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I'm learning some good tidbits from this thread. I want to ask about 'shark jaws', such as 68mm (2-5/8") and similar style Vicmarc shark jaws. I've seen people use these in situations like this and for hollow forms but can't figure out how the tenons are made. Some jaw types seem to have a dovetail and straight section for the tenon. Do you make both straight tenon with a dovetail at the top like it appears or am I confused about this?

Would a vase this size benefit from these types of jaws because you can use a longer tenon?
 
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I think this piece may be a dud...

It appears that it got knocked out of true when I was turning the outside. If I adjust the seat in the chuck so that the outside turns true, I cannot bore a hole into the inside properly...the forstner sits off to one side, and carves a larger hole than the size of the bit that extends beyond the opposite side of the forstner that is actually cutting the wood. If I try to true it up so that the forstner cuts properly, the outside is out of true enough that there is too much vibration just from spinning.

I wonder if that is what is why I've been having trouble cutting the inside? It got knocked out of true before I even finished turning the outside? I thought originally that the wood was moving due to some release of tension...but, I must have bumped it or something at some point, I guess...
Bill Boehme got it right on all counts, especially the narrow neck below the foot of the vase.
You're probably right.....this may be a dud! You may not want to waste any more time on it.

BUT, if you want to try and play with it maybe this will work - 1). Mount so the hole runs true. 2) Slightly true up the bottom area of the vase. 3) Turn a shallow tenon on the bottom area of the vase (the bottom of the vase will be inside the chuck) which will now run true with the hole. 4). Part off or cut off the narrow neck area. 5). Remount on the chuck and continue to hollow and true-up the exterior. 6). Figure out a method to reverse mount (between centers) to deal with the tenon or turn it into a feature groove or carve it away.
I'm just going by what I can see from the photos. This may not work and may not be worth the effort. :rolleyes:
 
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With seeing the pics, it's as I surmised previously - you cut the bottom of the vase down way too far. Also the 2-3" below the vase bottom hurts the situation by increasing the distance the mass is from the chuck/support. You could save it as is with a steady rest, but it doesn't sound like you have one. While a larger tenon would help, I suspect the 50mm jaws are ok, provided the OD is not necked down toward the bottom until the upper 1/2 or more had been completely turned - ID and OD. I don't think the wood type is the issue.

Best opportunity to make something from this is to part off the entire bottom end below the vase bottom, turn a new tenon into the existing bottom, and go from there. Do not turn the bottom OD down any until you have hollowed at least 1/2 the depth.

For HF's, I prefer to use a forstner the dia of the hollowing hole to 1-2" depth, then use an auger bit the same size to go to ~1/4" of desired total depth. I then hollow out with various tools. I do think you are being pretty ambitious to hollow 12" depth or so with the tools listed. You need at least a 3/4" dia bar to get that deep, with a 3/16" to 1/4" size cutter, and a 3-4 ft long handle. You may want to look at captive/articulating hollowing systems vs beefing up for hand held hollowing, I suggest this from experience. Doing more than 5-6" deep hand held is not fun. It requires constant concentration, one "ah sh*t" will blow up hours of work. My preference is Lyle Jamieson's system but there are other capable systems available.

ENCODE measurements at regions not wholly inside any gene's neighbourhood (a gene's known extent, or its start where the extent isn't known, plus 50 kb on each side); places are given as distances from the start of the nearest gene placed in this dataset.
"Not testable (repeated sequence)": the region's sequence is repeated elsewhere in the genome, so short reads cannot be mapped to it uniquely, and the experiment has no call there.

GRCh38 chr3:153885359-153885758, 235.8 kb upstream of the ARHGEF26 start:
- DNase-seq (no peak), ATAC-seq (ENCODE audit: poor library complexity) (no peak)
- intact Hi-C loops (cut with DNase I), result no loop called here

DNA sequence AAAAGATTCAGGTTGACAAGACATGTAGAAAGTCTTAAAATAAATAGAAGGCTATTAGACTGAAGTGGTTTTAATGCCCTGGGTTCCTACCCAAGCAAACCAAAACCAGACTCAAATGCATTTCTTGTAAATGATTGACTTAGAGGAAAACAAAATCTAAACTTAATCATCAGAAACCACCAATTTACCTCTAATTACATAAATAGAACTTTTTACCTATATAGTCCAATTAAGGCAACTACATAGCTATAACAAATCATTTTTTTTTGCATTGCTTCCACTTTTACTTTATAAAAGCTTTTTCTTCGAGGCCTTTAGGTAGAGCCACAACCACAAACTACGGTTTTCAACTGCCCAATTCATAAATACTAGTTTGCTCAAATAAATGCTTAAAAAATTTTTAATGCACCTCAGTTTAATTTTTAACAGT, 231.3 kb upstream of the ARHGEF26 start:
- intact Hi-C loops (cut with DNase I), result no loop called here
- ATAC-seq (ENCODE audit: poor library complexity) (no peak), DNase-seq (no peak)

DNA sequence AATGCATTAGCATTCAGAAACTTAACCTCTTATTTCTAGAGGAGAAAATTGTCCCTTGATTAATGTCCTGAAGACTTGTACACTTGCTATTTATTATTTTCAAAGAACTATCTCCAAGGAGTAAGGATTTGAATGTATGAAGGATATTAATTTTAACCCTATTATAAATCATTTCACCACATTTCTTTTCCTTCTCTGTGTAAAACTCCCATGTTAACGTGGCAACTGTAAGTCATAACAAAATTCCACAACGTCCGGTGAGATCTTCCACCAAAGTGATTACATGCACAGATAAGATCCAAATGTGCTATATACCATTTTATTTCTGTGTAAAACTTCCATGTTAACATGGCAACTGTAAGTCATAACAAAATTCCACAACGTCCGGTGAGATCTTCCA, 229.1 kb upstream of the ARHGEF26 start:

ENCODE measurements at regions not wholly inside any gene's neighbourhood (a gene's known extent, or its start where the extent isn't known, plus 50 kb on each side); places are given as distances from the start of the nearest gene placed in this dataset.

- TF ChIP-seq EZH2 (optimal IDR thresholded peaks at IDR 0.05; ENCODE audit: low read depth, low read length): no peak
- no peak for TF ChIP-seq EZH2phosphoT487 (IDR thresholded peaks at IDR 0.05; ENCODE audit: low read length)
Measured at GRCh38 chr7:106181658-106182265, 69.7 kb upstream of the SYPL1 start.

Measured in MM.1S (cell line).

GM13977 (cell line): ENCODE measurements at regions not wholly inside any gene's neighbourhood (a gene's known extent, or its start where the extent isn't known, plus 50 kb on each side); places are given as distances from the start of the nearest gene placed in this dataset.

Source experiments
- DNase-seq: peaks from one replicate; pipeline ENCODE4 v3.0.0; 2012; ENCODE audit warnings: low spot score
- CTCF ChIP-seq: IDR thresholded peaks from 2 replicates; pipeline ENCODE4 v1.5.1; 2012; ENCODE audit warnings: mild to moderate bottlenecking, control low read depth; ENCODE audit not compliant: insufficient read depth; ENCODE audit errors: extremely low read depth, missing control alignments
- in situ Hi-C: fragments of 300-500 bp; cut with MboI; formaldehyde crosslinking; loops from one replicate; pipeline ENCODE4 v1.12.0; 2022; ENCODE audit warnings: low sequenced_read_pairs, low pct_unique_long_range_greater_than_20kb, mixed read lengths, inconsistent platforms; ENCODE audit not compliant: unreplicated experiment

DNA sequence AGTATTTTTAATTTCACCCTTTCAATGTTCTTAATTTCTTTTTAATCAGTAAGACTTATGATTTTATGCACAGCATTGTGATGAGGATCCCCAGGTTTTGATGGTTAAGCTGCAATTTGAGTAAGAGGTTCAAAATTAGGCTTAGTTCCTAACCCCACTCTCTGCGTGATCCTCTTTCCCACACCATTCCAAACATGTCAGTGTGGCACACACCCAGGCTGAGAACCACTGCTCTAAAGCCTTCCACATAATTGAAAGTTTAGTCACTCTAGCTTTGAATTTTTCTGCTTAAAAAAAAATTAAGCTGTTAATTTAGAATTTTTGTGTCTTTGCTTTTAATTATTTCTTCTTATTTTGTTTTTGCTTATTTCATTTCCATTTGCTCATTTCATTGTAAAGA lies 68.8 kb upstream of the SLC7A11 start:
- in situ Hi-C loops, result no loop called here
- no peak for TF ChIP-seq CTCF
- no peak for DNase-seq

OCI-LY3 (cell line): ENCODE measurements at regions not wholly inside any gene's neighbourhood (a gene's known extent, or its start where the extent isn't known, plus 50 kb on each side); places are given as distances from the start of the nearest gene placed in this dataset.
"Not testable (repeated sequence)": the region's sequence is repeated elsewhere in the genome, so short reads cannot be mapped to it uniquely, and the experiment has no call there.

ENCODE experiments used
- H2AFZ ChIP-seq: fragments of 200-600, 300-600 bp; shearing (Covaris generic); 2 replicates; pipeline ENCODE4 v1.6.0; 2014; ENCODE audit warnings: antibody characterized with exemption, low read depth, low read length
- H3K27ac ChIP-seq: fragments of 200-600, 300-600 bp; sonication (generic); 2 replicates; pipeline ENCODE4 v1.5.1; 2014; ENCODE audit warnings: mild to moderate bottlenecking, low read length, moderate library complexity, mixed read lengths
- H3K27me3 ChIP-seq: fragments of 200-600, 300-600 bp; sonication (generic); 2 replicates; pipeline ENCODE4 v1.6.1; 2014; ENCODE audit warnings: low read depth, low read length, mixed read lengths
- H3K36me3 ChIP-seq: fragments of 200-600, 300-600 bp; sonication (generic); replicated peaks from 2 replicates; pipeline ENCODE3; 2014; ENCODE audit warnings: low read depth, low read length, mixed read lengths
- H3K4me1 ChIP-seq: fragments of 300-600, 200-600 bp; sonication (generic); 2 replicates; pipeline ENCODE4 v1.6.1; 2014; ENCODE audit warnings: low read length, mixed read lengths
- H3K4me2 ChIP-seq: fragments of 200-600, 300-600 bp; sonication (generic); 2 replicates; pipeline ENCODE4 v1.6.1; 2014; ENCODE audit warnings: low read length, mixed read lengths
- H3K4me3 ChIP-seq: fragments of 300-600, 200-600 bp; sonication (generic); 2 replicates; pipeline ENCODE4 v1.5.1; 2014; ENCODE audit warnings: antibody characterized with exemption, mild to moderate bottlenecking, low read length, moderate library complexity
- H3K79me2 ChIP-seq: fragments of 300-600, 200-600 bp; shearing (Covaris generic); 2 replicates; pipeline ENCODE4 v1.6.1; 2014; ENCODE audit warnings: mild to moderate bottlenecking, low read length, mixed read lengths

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There is a partial black mark on the tenon that appears to be a chemical reaction with the steel. It appears to show only a partial contact with the dovetail jaw. That won't help the cause.

That's magic marker. :p I always mark the chucks #1 jaw with marker on the tenon on either side of that jaw, so that if for any reason I do have to rechuck without turning a new tenon, I can chuck it in exactly the same orientation.
 
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Well, I would try to form another tenon and use larger chuck jaws. Like some one said, use a cone center, if you have one to kind of get the piece running true, form a new tenon, and then start again. It does look like where the chuck jaws meet the bottom of the form, the surface is slightly convex rather than dead flat or even slightly concave.

If I am using a forstner bit, I like to turn a hole for it to fit into first, then drill out. It seems that whenever I start a hole with just the bit, it gets off center. If you turn a recess for the bit to fit into, it stays a little bit more true.

robo hippy

So, these are the largest size of jaws I have. Its just the standard Nova G3. I'll have to check the buttom, and see if it is convex... I usually test with a square or level to make sure it is flat.

I think the off-centering in this case, is just because the outside is turned off-center. I don't know when or how that happened, but its pretty clear as day if I center the piece do that I can actually drill out the center of the piece inside, then the outside is definitely out of true.

I'm not really sure how I re-turn the tenon. At this point, the hole drilled by the forstner is not centered, the depression I've started to turn into the top of the vase is not centered, and the outside is definitely not centered... I am not sure how to reverse it so I can turn off the existing tenon, in order to turn a new tenon. Unless anyone has any ideas there, I think the only thing I could do with it is narrow the neck and get it all true, turn off the top of the neck, and start completely fresh with a flat top so I can pilot a small hole, and bore it out with the forstner properly centered in the rotation of the piece.